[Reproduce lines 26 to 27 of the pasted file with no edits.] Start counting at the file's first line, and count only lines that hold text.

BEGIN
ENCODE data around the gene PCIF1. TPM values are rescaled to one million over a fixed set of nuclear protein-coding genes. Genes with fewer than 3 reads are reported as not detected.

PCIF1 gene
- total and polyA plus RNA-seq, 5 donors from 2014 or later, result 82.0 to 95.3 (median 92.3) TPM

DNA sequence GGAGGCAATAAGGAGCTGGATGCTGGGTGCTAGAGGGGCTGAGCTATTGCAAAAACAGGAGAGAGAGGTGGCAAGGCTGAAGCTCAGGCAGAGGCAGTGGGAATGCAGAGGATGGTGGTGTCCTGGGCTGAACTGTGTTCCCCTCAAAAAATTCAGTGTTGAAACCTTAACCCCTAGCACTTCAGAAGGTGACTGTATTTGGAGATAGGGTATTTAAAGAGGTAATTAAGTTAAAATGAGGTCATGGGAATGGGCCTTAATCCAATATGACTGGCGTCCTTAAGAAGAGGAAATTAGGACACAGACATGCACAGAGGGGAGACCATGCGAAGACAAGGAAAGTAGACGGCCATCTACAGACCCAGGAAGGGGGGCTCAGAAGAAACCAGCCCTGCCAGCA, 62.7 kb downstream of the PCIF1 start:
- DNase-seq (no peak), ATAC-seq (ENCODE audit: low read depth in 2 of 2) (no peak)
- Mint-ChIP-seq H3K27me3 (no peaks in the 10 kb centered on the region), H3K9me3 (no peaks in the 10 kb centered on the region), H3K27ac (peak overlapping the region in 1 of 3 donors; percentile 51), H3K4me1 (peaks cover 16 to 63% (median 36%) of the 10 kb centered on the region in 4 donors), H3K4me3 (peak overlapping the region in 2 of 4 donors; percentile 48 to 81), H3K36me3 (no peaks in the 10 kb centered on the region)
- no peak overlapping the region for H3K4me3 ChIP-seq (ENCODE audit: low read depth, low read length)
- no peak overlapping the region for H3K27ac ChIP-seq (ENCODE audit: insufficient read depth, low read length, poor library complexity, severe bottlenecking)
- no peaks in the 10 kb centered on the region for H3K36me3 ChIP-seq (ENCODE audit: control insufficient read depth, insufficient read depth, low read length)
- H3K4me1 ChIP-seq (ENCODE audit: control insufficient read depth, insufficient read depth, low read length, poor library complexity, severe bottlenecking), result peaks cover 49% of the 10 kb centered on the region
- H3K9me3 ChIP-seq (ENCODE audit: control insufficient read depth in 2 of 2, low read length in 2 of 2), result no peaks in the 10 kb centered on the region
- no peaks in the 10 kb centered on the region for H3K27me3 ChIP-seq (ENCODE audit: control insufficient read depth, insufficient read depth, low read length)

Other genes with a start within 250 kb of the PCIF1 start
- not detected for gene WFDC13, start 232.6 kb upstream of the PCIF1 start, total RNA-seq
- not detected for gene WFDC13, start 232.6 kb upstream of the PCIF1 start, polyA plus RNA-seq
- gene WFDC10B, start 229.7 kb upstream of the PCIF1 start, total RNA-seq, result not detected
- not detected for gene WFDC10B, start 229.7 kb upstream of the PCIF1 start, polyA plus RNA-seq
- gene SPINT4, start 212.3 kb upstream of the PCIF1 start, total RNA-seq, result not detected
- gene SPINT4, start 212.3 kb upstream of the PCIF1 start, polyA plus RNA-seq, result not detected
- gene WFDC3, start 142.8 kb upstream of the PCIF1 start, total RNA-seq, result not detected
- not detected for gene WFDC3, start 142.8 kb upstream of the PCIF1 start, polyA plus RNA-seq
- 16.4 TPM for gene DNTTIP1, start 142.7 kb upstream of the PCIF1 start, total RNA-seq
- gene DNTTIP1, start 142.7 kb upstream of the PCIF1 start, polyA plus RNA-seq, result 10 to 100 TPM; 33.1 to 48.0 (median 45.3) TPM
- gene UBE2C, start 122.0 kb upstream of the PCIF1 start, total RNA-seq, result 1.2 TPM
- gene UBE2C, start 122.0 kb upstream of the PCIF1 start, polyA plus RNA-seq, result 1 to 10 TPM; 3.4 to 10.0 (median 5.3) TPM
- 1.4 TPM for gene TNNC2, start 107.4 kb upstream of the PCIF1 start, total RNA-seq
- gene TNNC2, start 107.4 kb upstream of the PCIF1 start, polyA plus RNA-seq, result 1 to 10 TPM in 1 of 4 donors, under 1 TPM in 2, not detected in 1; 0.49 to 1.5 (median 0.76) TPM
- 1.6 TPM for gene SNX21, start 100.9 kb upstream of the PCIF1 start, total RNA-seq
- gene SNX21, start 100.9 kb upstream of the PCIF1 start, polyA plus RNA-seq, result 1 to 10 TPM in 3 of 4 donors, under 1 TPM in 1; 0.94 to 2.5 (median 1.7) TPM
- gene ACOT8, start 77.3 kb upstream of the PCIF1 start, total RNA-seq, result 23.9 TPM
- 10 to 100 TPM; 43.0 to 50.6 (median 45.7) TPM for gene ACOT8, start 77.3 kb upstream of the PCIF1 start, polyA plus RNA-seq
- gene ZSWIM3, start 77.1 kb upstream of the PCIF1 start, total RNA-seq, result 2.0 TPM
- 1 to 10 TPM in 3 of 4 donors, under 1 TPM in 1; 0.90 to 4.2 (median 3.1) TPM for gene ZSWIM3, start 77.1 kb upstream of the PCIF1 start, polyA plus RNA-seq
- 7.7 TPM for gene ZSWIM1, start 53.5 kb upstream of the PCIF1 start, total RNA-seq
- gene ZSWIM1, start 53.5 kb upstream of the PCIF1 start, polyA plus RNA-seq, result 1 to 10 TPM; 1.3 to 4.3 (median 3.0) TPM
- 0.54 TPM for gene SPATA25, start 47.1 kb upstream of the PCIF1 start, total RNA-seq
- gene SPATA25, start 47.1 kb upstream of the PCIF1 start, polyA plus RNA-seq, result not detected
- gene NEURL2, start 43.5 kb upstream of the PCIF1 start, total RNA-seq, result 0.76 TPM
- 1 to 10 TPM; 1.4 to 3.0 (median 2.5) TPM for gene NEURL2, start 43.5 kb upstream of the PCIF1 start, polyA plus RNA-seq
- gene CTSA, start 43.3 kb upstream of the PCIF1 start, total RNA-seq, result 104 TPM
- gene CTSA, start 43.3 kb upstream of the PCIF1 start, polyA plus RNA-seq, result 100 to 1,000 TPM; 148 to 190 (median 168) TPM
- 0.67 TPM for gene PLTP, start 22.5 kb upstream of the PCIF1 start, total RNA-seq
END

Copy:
- 1.4 TPM for gene TNNC2, start 107.4 kb upstream of the PCIF1 start, total RNA-seq
- gene TNNC2, start 107.4 kb upstream of the PCIF1 start, polyA plus RNA-seq, result 1 to 10 TPM in 1 of 4 donors, under 1 TPM in 2, not detected in 1; 0.49 to 1.5 (median 0.76) TPM